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San Francisco Board of Supervisors Extends Paid COVID-19 Leave

On February 9, 2021, the San Francisco Board of Supervisors voted to extend the time period for employees to use San Francisco Public Health Emergency Leave. The Board first enacted the Public Health Emergency Leave Ordinance (PHELO) on April 17, 2020, and has continued to extend it for subsequent periods of approximately 60 days each extension. The mayor has approved each of the prior extensions and must approve this one as well. If she does, the ordinance will expire 61 days later.

The ordinance applies to employers with 500 or more employees nationally. Similar to the reasons for which employees can take leave under the federal Families First Coronavirus Response Act, eligible employees can take PHELO leave for the following reasons:

  • “The Employee is subject to an individual or general Federal, State, or local quarantine or isolation order related to COVID-19.”

  • “The Employee has been advised by a health care provider to self-quarantine.”

  • “The Employee is experiencing symptoms associated with COVID-19 and seeking a medical diagnosis.

  • “The Employee is caring for a Family Member who is subject to an order as described in subsection (a)(1), has been advised as described in subsection (a)(2) above, or is experiencing symptoms as described in subsection (a)(3).”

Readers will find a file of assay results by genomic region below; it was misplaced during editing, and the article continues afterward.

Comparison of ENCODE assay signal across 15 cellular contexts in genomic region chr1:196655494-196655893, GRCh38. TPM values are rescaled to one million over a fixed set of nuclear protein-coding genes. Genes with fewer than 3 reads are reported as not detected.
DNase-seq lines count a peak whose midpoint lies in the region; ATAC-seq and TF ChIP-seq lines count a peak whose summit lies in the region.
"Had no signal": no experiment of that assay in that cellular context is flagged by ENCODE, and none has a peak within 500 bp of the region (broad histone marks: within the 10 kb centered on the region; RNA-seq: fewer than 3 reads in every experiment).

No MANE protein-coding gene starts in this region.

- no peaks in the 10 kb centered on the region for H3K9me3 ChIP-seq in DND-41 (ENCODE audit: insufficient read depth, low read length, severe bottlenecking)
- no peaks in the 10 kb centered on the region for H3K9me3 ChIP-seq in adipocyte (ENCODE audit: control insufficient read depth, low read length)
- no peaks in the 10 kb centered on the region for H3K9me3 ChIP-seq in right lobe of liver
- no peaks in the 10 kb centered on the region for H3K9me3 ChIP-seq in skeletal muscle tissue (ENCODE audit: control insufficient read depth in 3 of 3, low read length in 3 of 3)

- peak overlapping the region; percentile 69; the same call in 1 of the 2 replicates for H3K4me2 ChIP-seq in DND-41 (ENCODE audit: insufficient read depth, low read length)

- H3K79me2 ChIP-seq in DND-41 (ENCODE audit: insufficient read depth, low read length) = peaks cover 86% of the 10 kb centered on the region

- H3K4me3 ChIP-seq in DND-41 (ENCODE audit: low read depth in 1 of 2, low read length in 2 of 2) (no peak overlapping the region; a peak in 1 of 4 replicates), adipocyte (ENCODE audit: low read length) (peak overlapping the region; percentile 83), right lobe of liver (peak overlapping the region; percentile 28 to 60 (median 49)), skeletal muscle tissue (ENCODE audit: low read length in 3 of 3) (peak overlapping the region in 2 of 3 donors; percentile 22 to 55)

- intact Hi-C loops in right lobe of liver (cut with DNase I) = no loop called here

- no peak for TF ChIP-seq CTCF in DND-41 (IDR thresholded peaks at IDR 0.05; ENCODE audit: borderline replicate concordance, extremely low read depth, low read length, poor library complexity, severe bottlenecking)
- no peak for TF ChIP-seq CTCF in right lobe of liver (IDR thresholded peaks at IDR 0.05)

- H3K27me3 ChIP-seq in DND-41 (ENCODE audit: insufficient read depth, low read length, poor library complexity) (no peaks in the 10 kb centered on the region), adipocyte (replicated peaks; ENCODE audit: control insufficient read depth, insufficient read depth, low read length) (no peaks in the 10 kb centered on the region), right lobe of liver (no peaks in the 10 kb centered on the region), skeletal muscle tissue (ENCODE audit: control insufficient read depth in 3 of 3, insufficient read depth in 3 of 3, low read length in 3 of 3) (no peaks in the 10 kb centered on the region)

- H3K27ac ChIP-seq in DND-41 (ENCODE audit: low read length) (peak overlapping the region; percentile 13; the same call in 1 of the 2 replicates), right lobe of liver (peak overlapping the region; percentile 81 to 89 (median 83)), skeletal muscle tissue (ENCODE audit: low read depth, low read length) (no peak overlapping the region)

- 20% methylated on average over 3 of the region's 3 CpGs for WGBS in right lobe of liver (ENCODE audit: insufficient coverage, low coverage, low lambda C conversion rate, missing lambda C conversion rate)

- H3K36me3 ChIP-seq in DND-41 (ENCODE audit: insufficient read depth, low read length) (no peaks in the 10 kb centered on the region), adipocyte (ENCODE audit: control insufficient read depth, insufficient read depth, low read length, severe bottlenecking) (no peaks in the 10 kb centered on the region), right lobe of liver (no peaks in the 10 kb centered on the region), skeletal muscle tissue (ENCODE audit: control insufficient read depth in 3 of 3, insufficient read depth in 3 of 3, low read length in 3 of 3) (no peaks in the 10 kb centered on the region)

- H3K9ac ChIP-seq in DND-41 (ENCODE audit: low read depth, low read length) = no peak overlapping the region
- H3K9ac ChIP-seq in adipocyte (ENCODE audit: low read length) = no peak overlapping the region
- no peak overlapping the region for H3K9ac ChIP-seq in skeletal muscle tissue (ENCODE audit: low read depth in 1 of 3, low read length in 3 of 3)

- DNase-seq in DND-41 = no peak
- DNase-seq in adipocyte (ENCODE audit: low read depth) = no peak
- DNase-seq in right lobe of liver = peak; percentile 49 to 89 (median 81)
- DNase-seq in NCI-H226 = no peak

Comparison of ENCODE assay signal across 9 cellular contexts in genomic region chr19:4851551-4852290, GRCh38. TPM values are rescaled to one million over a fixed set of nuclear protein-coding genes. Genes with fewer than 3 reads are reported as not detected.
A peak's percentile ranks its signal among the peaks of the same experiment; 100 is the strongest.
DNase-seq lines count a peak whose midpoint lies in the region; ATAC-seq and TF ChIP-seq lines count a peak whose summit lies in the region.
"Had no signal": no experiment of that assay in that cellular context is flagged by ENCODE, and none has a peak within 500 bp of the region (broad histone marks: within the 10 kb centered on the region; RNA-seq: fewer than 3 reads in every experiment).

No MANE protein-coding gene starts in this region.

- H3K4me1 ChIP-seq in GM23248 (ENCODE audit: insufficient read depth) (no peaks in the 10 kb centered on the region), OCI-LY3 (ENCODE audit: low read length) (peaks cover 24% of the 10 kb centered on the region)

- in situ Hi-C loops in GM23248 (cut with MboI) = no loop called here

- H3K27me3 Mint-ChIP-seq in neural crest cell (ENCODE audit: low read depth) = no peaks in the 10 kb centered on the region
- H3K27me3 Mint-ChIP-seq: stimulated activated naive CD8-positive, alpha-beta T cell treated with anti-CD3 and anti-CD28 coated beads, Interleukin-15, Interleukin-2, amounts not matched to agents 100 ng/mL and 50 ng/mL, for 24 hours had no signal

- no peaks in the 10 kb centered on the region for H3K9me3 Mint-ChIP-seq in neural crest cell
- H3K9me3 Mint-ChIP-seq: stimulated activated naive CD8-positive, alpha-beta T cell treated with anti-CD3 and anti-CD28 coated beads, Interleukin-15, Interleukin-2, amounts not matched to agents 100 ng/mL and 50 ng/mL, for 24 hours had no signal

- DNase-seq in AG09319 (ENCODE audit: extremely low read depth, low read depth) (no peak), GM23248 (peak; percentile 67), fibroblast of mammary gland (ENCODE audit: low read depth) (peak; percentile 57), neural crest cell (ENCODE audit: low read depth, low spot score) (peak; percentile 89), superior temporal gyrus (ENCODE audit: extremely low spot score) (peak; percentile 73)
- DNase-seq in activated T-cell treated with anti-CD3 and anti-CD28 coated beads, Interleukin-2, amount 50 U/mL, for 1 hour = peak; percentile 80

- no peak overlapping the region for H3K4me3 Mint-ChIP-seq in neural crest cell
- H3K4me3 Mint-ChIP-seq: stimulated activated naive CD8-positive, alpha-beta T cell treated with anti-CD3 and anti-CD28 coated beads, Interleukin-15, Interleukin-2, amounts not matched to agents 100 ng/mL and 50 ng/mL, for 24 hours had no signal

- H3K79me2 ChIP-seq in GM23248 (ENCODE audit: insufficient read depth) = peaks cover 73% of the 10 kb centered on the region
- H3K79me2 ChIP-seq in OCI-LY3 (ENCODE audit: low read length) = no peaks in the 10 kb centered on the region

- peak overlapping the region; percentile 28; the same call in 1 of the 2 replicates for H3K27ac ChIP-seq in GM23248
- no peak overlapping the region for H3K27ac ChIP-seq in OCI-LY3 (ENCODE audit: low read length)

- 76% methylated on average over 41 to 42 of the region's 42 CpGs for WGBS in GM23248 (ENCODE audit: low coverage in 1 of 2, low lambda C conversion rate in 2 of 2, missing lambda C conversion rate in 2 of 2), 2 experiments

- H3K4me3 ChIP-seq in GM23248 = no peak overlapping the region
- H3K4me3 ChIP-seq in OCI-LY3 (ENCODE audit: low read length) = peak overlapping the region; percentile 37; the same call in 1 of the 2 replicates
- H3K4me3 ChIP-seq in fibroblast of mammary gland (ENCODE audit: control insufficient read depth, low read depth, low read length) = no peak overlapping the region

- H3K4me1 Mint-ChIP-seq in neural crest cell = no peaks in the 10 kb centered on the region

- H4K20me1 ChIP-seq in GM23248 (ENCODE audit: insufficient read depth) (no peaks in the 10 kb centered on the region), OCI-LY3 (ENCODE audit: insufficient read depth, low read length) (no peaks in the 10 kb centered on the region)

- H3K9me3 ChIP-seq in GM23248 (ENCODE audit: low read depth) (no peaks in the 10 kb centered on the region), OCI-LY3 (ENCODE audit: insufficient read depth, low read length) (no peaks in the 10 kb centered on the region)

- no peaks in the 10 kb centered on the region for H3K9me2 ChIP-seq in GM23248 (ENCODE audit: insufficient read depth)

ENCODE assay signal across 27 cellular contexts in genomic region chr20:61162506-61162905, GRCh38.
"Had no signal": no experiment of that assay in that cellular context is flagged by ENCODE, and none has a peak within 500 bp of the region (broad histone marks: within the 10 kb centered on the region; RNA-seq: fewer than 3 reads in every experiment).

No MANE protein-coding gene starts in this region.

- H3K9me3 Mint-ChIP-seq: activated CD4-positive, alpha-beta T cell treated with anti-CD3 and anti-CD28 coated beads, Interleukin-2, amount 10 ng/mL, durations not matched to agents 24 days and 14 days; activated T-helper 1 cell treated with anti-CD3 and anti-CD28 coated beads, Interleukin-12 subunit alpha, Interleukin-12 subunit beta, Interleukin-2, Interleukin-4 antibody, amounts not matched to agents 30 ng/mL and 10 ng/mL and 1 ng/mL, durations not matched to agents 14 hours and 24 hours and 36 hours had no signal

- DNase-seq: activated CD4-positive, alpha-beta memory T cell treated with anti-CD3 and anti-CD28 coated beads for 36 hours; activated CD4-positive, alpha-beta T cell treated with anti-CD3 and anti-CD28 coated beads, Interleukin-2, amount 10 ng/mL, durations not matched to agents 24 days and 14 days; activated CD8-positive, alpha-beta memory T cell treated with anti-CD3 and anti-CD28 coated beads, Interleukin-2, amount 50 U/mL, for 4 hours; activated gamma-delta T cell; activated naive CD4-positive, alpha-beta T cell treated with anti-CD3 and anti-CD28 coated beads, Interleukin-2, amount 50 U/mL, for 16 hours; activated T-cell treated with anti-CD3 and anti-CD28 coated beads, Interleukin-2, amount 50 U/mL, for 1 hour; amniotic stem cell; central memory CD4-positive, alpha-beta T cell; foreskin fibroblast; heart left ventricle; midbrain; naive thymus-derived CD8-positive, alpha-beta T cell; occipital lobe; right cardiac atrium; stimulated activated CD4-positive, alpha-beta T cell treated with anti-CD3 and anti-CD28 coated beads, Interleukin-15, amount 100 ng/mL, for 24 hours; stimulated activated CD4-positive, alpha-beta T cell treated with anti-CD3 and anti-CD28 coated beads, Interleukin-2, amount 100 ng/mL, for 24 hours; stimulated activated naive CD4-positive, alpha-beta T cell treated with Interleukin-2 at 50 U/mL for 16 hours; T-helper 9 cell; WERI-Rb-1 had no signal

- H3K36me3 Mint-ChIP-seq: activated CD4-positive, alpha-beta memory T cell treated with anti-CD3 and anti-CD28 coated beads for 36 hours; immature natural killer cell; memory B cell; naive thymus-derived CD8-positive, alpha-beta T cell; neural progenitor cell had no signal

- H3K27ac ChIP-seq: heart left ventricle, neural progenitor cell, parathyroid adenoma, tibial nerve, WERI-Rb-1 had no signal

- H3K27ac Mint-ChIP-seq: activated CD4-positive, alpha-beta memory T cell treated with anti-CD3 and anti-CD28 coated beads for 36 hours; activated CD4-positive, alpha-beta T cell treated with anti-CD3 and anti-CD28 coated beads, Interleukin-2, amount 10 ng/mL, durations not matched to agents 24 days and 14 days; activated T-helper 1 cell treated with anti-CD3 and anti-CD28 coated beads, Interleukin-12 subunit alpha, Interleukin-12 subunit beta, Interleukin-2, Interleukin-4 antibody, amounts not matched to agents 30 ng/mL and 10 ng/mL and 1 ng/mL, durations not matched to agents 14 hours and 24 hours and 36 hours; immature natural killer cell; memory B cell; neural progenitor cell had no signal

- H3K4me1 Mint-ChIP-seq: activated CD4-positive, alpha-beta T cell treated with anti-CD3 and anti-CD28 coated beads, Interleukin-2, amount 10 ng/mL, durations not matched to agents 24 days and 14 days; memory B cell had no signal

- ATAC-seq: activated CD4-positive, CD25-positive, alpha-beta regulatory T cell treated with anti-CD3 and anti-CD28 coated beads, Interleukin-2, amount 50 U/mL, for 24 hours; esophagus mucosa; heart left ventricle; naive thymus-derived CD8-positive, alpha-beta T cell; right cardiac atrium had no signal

• “The Employee is caring for a Family Member if the school or place of care of the Family Member has been closed, or the care provider of such Family Member is unavailable, due to the Public Health Emergency.

  • “The Employee is experiencing any other substantially similar condition specified by the Local Health Officer, or under Section 5102(a)(6) of the [Families First Coronavirus Response] Act, by the United States Secretary of Health and Human Services.”

The extension amends the initial PHELO in the following ways.

First, the extension excludes certain nonprofit organizations from having to comply with the ordinance. However, nonprofit organizations are eligible for the exemption if they do not engage in healthcare operations, as the ordinance extension defines them. To be eligible, nonprofit organizations must maintain valid Internal Revenue Code § 501(c)(3) status.

Second, the extension eliminates the earlier ordinance’s provision allowing employees to take PHELO leave regardless of whether and when the employee is scheduled to leave. This means that employees now may use PHELO leave only for those times that the employer schedules the employee to work.

Finally, employers should keep in mind that the ordinance simply extends the period of time in which employees must use the mandated leave. The ordinance does not require an employer to replenish an employee’s PHELO leave account.

© 2022, Ogletree, Deakins, Nash, Smoak & Stewart, P.C., All Rights Reserved.National Law Review, Volume XI, Number 41
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About this Author

Charles Thompson, Ogletree Deakins Law Firm, Employment Law Attorney
Shareholder

Charles L. Thompson IV counsels and defends employers in wrongful termination, discrimination, and other employment-related matters.  These areas include trade secrets and unfair competition, California and federal leaves of absence, ADA compliance, and wage and hour compliance.

Charles also represents employers in traditional labor law matters. He advises and represents employers in collective bargaining. He also represents employers in matters before the National Labor Relations Board, including in unfair labor practice and representation...

415-536-3430
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